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Teaching Listening.

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Presentation on theme: "Teaching Listening."— Presentation transcript:

1 Teaching Listening

2 Teaching Listening Why does listening seem so difficult?
Characteristics of the listening process Types of listening Principles of teaching listening Pre-listening activities While-listening activities Post-listening activities

3 Why does listening seem so difficult?
Task: Discuss this question in your group

4 Why does listening seem so difficult?
Students: Quickly forget what is heard. Do not recognise words they know. Understand the words but not intended message. Neglect the next part when thinking about meaning. Unable to form a mental representation from words heard. Do not understand subsequent parts of input because of earlier problems.

5 Characteristics of the listening process
Task: In groups, discuss the following question: What is the difference between reading and listening?

6 Differences? You have just one go at it
The presence of stress, rhythm, intonation etc Characteristics of fast, natural speech (e.g. weak forms) Often the need to process and respond immediately Often visual clues but also other noise Information is often less densely packed and more repetitive than in reading Natural redundancy Less complex in grammatical and discourse structure

7 Characteristics of the listening process
Spontaneity Context Visual clues Listener’s response Speaker’s adjustment (Ur 1996:106-7) Active listening?!!

8 The listening process Listening is a two or three stage process
Recognition Utilisation These stages can be summarised in three questions: ‘What did he say? (recognising) What did he mean when he said X? What did he intend when he said X? (utilising – applying to the context)’

9 The listening process Bottom-up processing – we use our linguistic knowledge and ability to process acoustic signals, which we first decode into phonemes, then words, phrases, and finally sentences Top-down processing – the speaker’s meaning is interpreted from expectations based on the context, world knowledge etc (Hedge, 2000)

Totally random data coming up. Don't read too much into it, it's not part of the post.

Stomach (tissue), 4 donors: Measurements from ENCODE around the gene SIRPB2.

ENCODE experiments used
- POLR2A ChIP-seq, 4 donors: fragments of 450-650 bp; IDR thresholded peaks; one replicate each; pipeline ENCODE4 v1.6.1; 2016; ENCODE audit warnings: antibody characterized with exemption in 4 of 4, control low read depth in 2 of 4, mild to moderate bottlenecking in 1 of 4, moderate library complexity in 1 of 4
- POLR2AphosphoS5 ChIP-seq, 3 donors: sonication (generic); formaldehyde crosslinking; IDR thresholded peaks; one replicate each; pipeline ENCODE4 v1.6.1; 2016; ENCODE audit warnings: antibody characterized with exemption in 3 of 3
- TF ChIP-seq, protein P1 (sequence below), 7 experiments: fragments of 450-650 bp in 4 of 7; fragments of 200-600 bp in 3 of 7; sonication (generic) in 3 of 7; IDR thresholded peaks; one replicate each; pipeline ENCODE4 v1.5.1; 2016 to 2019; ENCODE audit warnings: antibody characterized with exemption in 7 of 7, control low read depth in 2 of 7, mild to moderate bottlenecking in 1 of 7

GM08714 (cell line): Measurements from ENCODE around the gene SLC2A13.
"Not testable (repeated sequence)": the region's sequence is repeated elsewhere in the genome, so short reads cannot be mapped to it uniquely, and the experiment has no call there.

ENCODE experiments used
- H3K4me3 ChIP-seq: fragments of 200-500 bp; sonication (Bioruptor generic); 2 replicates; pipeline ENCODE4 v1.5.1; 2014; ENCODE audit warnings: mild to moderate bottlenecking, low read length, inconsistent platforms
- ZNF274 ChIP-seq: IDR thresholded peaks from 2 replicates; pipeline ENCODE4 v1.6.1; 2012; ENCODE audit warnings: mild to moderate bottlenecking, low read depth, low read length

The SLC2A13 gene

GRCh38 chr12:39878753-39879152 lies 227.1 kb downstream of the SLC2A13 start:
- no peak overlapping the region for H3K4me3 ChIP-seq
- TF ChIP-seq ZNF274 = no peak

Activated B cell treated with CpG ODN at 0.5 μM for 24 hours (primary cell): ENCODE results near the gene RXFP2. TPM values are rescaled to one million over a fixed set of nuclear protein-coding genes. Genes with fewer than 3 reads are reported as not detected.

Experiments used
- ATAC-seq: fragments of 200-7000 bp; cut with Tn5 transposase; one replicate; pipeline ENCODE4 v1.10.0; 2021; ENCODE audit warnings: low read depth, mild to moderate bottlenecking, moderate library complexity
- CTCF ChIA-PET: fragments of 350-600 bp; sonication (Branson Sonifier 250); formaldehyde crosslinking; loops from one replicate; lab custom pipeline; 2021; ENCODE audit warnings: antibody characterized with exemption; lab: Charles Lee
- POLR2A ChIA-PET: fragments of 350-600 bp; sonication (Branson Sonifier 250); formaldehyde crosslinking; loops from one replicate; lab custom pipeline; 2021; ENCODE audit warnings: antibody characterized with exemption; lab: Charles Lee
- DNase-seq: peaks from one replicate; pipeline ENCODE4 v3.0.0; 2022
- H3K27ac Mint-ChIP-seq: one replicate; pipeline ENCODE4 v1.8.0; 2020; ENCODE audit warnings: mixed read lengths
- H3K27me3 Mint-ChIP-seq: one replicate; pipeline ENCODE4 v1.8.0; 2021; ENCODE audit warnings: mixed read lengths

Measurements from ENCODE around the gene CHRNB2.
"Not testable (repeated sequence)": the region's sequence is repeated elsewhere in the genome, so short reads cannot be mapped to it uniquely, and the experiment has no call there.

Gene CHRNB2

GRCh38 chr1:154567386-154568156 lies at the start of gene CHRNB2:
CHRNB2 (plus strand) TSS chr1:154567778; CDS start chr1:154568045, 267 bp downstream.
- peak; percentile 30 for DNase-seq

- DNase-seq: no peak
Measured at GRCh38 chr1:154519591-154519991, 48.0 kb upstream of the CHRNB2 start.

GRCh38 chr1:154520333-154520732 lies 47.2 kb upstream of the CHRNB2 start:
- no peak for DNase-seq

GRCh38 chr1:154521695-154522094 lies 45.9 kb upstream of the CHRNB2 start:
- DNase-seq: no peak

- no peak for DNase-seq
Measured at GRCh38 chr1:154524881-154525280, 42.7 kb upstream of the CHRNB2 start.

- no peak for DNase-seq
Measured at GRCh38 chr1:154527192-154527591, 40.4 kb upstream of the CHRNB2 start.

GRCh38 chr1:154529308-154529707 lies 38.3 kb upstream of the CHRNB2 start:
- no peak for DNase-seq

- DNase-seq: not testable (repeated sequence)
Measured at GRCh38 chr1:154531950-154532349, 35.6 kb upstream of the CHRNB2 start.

10 Types of listening Selective listening – for a specific piece of information Global listening – for overall gist Intensive listening – for precise information and detail (Ferguson, 2005b) Transactional listening – to obtain new information Interactional listening – to maintain social relationships Critical listening – in academic contexts Recreational listening – for relaxation, entertainment (Rost, 1990)

11 Principles of teaching listening
Focus on process Combine listening with other skills Focus on the comprehension of meaning Grade difficulty level appropriately

12 Principles of teaching learning
Look at the text from Headway Upper Intermediate (p86). Think about the following: What is the general purpose of pre- listening work? What are the specific purposes of the tasks in 1,2 and 3? Why are the students given a task while listening? What roles must the teacher perform during this listening work? (Hedge, 2000)

13 Principles of teaching listening
Pre-listening activities While listening activities Post-listening activities

14 Pre listening activities
RATIONALE: Motivating students by making the topic relevant and interesting Activating existing knowledge for new knowledge to be built upon Introducing key vocabulary and key structures, that students need in order to understand the text

15 Pre-listening activities
Predicting (eg. “What are these people doing? What are they saying to each other?”) Setting the scene - introduce people/ places (activating schemata) Gist listening Listening for specific information

16 While listening activities
No response Tick boxes eg. Sequencing Act Draw Gap fill Take notes

17 Final thoughts Don’t expect learners to remember more than a native speaker would! Testing understanding rather than memory Think more about the process than the product (wrong answers more interesting...)

18 References Ferguson, G. (2005) Lecture Handout: Listening and Teaching Listening. MA Module: Language Teaching Methodology. University of Sheffield. Hedge, T. (2000) Teaching and Learning in the Language Classroom. Oxford: Oxford University Press. Rost, M. (1990) Listening in Language Learning. London: Longman. 18

19 Post-listening activities
Multiple-choice questions (eg.) Answering questions Note-taking and gap-filling Dictogloss (preparation, dictation, reconstruction, correcting) Role play Debate Discussion 19

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